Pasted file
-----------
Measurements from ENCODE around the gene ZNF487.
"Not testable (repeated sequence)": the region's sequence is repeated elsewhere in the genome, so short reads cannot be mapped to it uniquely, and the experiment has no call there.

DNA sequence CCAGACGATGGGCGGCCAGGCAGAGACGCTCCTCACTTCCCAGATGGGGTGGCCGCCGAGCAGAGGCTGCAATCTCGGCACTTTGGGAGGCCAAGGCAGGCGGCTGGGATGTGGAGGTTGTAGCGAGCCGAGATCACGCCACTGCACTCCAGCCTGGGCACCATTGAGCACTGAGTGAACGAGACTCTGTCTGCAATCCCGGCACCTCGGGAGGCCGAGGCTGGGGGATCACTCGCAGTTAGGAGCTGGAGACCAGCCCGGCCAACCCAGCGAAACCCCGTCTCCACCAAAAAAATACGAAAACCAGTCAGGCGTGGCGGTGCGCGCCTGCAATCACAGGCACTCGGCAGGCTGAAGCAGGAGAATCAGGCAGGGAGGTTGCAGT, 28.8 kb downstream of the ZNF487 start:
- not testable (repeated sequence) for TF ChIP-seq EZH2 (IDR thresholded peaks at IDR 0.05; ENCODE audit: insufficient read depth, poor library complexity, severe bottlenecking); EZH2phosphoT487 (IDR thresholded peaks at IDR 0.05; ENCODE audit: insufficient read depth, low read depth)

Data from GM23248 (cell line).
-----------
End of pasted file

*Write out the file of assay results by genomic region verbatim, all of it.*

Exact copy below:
Measurements from ENCODE around the gene ZNF487.
"Not testable (repeated sequence)": the region's sequence is repeated elsewhere in the genome, so short reads cannot be mapped to it uniquely, and the experiment has no call there.

DNA sequence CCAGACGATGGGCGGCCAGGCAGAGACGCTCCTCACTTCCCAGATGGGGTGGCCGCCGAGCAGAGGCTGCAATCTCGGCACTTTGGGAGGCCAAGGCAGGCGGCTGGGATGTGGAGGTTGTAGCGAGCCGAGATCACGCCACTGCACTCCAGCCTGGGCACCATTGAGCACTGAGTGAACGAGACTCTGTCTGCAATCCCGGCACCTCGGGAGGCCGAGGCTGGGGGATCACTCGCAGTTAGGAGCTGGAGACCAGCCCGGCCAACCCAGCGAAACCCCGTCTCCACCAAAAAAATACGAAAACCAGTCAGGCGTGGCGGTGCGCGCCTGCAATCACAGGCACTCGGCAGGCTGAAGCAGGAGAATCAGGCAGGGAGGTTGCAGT, 28.8 kb downstream of the ZNF487 start:
- not testable (repeated sequence) for TF ChIP-seq EZH2 (IDR thresholded peaks at IDR 0.05; ENCODE audit: insufficient read depth, poor library complexity, severe bottlenecking); EZH2phosphoT487 (IDR thresholded peaks at IDR 0.05; ENCODE audit: insufficient read depth, low read depth)

Data from GM23248 (cell line).